What Happened to Elon Musk’s Twitter Deal

Striking a deal. With the financing in place, Twitter’s board met with Mr. Musk in April to discuss his offer. The two sides soon reached a deal, with the company agreeing to sell itself for $54.20 a share.

What Happened to Elon Musk’s Twitter Deal

Tensions arise. Not long after Mr. Musk and Twitter reached their agreement, problems began. Mr. Musk  threatened to pull out of the deal if Twitter did not provide more information on how it calculates the number of fake accounts. On June 8, the company announced that it planned to give him access to a large swath of its data.

What Happened to Elon Musk’s Twitter Deal

Musk backs out. In July, Mr. Musk announced that he was terminating the deal, citing the continuing disagreement over the number of spam accounts. Twitter then sued the billionaire to force him to go through with the deal. But Mr. Musk fired back in a legal filing, arguing that the company concealed the true number of fake accounts on its platform, accusing Twitter of fraud.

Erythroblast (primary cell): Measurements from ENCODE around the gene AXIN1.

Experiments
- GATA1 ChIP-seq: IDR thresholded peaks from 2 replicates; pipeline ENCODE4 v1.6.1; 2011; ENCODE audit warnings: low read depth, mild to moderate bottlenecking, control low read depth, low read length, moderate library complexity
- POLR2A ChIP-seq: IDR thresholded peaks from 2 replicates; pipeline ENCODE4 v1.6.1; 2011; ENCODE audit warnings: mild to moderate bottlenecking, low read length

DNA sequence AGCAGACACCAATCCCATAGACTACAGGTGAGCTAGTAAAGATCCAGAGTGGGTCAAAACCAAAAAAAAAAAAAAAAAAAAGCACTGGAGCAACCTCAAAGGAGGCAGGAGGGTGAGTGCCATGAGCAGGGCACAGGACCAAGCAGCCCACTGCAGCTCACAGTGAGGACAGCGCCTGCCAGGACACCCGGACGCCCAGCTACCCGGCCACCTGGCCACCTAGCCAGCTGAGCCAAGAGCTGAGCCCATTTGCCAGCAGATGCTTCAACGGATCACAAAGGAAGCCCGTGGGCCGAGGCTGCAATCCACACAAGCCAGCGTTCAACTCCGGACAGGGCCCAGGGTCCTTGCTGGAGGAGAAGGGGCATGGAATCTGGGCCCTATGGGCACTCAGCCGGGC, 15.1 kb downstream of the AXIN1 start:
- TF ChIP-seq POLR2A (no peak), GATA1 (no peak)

What Happened to Elon Musk’s Twitter Deal

Previewing the trial. Lawyers for Twitter and Mr. Musk have issued more than 100 subpoenas ahead of the trial in October, mostly targeting tech VIPs. But Mr. Musk’s lawyers have also subpoenaed Twitter’s former security chief, Peiter Zatko, signaling that Mr. Musk may try to use Mr. Zatko’s accusations of false statements and security shortcomings at Twitter in the dispute.

While both Mr. Musk and Mr. Zatko have accused Twitter of fraud, their allegations are not the same, making it difficult for Mr. Musk to include Mr. Zatko’s claims without legal maneuvering.

Mr. Musk’s lawyers appear to have been setting the groundwork for such an action. They highlighted Mr. Zatko’s allegations at a briefing in Delaware last week and disclosed in a court filing Monday that they had subpoenaed Mr. Zatko. The subpoena is one of more than 100 that lawyers for Mr. Musk and Twitter have issued ahead of the trial.